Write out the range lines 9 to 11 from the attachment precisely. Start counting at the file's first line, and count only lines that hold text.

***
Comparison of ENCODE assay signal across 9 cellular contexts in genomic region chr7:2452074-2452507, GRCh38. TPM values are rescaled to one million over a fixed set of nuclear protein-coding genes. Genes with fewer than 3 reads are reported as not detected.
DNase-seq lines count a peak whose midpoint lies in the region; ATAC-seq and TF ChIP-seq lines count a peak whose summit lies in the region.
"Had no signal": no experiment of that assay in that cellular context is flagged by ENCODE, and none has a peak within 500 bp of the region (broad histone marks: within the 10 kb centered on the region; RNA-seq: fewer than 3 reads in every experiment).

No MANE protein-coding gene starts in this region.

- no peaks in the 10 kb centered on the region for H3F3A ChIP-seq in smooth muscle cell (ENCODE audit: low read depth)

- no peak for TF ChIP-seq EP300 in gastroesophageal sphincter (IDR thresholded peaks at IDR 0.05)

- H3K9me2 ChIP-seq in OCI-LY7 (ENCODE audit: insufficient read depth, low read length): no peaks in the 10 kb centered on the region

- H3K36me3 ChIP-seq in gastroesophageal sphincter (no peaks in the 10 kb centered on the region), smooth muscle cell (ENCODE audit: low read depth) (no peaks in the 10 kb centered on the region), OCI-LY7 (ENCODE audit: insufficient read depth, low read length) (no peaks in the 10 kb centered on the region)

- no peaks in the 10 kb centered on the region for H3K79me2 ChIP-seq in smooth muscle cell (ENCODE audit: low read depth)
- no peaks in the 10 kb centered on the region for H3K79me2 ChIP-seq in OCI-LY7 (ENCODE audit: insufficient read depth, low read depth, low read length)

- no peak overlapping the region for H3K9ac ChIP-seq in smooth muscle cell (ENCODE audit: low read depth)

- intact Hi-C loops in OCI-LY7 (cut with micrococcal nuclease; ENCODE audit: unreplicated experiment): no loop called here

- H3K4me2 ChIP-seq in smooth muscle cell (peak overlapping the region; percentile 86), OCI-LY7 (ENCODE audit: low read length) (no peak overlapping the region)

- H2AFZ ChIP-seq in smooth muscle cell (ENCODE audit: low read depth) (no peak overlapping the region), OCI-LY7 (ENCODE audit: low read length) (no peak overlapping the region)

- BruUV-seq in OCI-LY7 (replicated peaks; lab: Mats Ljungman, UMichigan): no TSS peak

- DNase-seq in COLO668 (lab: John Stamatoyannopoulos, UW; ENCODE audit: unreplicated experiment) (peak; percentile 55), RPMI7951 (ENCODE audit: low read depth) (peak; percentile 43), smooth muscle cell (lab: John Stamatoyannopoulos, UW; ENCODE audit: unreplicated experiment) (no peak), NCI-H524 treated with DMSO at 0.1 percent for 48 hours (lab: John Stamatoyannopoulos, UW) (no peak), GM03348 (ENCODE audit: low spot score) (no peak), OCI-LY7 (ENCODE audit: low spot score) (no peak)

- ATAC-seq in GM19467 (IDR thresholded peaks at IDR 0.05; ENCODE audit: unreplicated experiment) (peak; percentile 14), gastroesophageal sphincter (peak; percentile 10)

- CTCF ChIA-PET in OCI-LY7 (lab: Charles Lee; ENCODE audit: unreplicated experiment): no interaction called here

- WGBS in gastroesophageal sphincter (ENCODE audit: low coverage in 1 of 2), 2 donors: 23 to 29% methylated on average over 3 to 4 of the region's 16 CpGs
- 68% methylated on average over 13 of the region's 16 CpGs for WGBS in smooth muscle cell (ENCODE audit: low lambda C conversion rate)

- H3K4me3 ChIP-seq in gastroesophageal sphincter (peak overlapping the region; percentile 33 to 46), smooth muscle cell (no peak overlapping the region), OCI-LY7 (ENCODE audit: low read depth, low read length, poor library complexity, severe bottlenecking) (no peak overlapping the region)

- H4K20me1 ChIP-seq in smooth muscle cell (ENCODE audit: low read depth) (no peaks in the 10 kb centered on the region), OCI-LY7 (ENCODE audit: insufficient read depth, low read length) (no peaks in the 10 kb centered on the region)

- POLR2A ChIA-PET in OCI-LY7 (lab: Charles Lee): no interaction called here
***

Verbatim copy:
- no peaks in the 10 kb centered on the region for H3K79me2 ChIP-seq in smooth muscle cell (ENCODE audit: low read depth)
- no peaks in the 10 kb centered on the region for H3K79me2 ChIP-seq in OCI-LY7 (ENCODE audit: insufficient read depth, low read depth, low read length)

- no peak overlapping the region for H3K9ac ChIP-seq in smooth muscle cell (ENCODE audit: low read depth)